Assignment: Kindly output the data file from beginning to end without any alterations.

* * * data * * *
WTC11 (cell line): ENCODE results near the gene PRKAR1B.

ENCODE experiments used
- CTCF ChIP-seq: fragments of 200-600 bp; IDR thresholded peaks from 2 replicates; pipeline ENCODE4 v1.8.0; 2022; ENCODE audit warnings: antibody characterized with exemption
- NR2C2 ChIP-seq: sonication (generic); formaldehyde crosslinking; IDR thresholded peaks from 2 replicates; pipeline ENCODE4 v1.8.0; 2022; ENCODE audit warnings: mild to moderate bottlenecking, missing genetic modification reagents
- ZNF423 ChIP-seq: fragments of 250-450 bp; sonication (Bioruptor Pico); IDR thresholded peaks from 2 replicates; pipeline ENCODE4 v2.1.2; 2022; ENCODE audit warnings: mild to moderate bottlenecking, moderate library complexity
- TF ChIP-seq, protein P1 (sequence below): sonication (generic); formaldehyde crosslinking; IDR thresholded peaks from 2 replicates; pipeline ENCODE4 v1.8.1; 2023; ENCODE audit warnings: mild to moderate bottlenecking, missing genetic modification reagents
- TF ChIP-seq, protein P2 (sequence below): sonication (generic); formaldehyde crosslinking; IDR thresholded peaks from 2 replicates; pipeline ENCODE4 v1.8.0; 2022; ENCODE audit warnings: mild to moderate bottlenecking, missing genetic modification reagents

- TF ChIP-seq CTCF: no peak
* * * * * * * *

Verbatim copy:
WTC11 (cell line): ENCODE results near the gene PRKAR1B.

ENCODE experiments used
- CTCF ChIP-seq: fragments of 200-600 bp; IDR thresholded peaks from 2 replicates; pipeline ENCODE4 v1.8.0; 2022; ENCODE audit warnings: antibody characterized with exemption
- NR2C2 ChIP-seq: sonication (generic); formaldehyde crosslinking; IDR thresholded peaks from 2 replicates; pipeline ENCODE4 v1.8.0; 2022; ENCODE audit warnings: mild to moderate bottlenecking, missing genetic modification reagents
- ZNF423 ChIP-seq: fragments of 250-450 bp; sonication (Bioruptor Pico); IDR thresholded peaks from 2 replicates; pipeline ENCODE4 v2.1.2; 2022; ENCODE audit warnings: mild to moderate bottlenecking, moderate library complexity
- TF ChIP-seq, protein P1 (sequence below): sonication (generic); formaldehyde crosslinking; IDR thresholded peaks from 2 replicates; pipeline ENCODE4 v1.8.1; 2023; ENCODE audit warnings: mild to moderate bottlenecking, missing genetic modification reagents
- TF ChIP-seq, protein P2 (sequence below): sonication (generic); formaldehyde crosslinking; IDR thresholded peaks from 2 replicates; pipeline ENCODE4 v1.8.0; 2022; ENCODE audit warnings: mild to moderate bottlenecking, missing genetic modification reagents

- TF ChIP-seq CTCF: no peak